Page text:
However, I must add that Diana herself was not exactly a perfect role model. She was a insecure woman who hated her life as royal and tried to get away from it all the time. I know she kissed the babies with AIDS, but it is a well known fact that she also loved publicity and beautiful clothes. What better publicity than to show up glamorously in front of cameras and kissing babies.

It is interesting to note that whenever she was doing charity work she never failed to look beautiful and glamorous. Therefore, at least to me, she never seemed sincere. It was tragic that Mother Theresa, who died shortly after Diana, did not receive half the recognition the princess received by the American and the British media. As with the Iranians, the British immortalized their princess in death and exaggerated her importance.

Finally, as far I know most of the British family members do charity work since it constitutes part of their duties. Therefore, Diana was not exactly stepping out of ordinary behavior of the British Royal Family. It was expected of the wife of the heir to the throne of England to perform some sort of charity work. With all the wealth and security the British royalty possess, it is not too hard for them to give away a bit.

In brief, I am not saying Diana was not kind, but the tone and especially the title of the article by Mrs. Sabeti exaggerates her importance.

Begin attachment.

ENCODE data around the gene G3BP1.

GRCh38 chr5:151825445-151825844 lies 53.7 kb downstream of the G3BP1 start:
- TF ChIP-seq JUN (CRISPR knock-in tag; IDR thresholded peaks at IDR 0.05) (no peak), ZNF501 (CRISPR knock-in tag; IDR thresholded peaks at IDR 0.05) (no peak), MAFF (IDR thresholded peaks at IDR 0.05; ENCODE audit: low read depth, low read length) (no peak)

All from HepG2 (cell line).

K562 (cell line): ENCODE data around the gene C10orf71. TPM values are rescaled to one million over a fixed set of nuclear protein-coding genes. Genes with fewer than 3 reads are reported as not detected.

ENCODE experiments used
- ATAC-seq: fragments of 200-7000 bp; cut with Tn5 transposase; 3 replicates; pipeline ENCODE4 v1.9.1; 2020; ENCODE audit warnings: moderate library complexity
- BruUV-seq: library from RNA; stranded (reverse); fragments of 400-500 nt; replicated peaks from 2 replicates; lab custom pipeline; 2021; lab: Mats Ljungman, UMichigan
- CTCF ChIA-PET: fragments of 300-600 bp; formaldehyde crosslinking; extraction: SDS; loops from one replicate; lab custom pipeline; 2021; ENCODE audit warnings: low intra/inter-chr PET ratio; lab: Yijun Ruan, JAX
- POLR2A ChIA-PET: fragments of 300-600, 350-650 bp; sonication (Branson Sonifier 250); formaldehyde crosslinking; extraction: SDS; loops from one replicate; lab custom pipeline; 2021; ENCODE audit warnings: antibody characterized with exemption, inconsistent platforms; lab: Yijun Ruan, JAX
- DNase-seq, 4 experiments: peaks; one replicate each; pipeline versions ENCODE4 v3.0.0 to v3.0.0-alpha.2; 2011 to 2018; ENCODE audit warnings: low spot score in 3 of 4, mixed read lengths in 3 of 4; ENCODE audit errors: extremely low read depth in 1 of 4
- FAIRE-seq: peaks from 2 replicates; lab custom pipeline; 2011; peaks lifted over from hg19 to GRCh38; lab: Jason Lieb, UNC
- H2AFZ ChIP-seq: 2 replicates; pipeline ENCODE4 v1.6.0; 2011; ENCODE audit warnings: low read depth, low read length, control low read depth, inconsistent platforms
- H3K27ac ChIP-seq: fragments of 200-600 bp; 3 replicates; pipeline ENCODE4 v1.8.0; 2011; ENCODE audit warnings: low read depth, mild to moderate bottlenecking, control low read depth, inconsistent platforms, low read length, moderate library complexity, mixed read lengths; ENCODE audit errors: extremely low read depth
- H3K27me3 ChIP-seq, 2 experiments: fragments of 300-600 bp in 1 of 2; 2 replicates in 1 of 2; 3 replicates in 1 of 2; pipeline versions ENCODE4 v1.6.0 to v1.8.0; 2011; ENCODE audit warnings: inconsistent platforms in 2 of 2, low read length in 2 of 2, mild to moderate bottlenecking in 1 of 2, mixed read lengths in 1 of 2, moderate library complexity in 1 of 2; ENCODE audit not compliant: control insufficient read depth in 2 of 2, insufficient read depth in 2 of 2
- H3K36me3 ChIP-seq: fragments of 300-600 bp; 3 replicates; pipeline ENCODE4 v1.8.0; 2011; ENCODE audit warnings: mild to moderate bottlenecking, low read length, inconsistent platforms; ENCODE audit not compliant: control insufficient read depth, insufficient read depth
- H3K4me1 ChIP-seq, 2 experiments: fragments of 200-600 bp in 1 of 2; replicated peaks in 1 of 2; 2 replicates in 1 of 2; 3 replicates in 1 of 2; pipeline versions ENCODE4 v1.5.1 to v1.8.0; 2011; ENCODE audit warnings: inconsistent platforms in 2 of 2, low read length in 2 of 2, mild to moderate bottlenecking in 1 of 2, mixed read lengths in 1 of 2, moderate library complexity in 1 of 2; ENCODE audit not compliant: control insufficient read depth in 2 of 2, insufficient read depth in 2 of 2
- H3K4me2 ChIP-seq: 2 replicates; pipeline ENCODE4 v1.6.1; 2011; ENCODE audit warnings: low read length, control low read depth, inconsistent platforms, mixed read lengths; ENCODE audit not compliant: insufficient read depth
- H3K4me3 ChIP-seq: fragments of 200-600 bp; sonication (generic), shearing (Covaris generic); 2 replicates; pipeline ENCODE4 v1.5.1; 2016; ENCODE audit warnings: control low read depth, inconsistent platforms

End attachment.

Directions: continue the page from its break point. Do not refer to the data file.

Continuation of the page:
* Flawed priorities

C.B.'s letter is extremely accurate, and to the point ["Rich little brat"]. When our best and brightest young women such as Mehrangiz Kar are languishing in the corner of hellish Evin prison in support of the freedom of speech, and support of rule of law, how can you so-called intellectual hamvatans even waste your time and ink on a rich woman who never knew what the meaning of work was?

How can you shed tears for the poor little girl who had to stay at $800 a night hotel rooms for months at a time? How can you be indifferent to the fate of Akbar Gangi who at this moment is being tortured at Evin Prison? How can you elevate a nobody to the status of sainthood when our real saints died in eight years of war with Iraq defending their sacred land?

This shows how our priorities are flawed. I was only 10 when the revolution happened in Iran, but I know for a fact that the Shah and his family, with their disregard for freedom of speech and rule of law, were the main reason for the revolution in Iran and its aftermath. Let's not forget that.

Zendeh Baad Azaadi, Zendeh baad Fekr va Andisheh.


* Most effective and quite elegant

I would greatly appreciated if you would include this comment about Setareh Sabety "Diana not". I have been admirer of her writings and believe people like her should be heard and acknowledged for having the courage to speak their mind about issues that most of us choose to be indifferent about.

Dear Ms. Sabety,

For sometime now, I have found myself drawn to your writings posted in I have often asked myself, what is it about your articles that makes me eager to read them. Not only that, I even print them and keep them in a special folder name "KEEPER" with the rest of the articles that have interested me throughout the years. Hopefully some days in my retirement when I am sitting quietly and sipping tea in Iran, I can re-visit these articles and read them again.